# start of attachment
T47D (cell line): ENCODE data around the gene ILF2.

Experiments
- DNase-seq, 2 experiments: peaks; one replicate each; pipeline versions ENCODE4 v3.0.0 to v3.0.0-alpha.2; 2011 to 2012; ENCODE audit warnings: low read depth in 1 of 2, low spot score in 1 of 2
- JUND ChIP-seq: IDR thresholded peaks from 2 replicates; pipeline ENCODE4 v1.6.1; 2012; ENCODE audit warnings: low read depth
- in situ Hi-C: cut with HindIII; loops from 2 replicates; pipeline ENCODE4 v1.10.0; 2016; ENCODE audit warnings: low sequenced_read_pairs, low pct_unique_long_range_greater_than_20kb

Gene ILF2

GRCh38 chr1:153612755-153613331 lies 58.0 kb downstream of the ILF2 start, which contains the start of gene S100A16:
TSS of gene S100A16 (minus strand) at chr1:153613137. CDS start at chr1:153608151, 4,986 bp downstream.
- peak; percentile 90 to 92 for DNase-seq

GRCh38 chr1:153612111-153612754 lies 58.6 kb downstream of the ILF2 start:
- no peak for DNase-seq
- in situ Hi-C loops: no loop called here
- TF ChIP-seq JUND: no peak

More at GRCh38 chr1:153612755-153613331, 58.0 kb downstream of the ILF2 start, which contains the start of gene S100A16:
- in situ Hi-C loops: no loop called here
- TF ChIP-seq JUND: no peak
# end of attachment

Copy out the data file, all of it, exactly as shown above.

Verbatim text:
T47D (cell line): ENCODE data around the gene ILF2.

Experiments
- DNase-seq, 2 experiments: peaks; one replicate each; pipeline versions ENCODE4 v3.0.0 to v3.0.0-alpha.2; 2011 to 2012; ENCODE audit warnings: low read depth in 1 of 2, low spot score in 1 of 2
- JUND ChIP-seq: IDR thresholded peaks from 2 replicates; pipeline ENCODE4 v1.6.1; 2012; ENCODE audit warnings: low read depth
- in situ Hi-C: cut with HindIII; loops from 2 replicates; pipeline ENCODE4 v1.10.0; 2016; ENCODE audit warnings: low sequenced_read_pairs, low pct_unique_long_range_greater_than_20kb

Gene ILF2

GRCh38 chr1:153612755-153613331 lies 58.0 kb downstream of the ILF2 start, which contains the start of gene S100A16:
TSS of gene S100A16 (minus strand) at chr1:153613137. CDS start at chr1:153608151, 4,986 bp downstream.
- peak; percentile 90 to 92 for DNase-seq

GRCh38 chr1:153612111-153612754 lies 58.6 kb downstream of the ILF2 start:
- no peak for DNase-seq
- in situ Hi-C loops: no loop called here
- TF ChIP-seq JUND: no peak

More at GRCh38 chr1:153612755-153613331, 58.0 kb downstream of the ILF2 start, which contains the start of gene S100A16:
- in situ Hi-C loops: no loop called here
- TF ChIP-seq JUND: no peak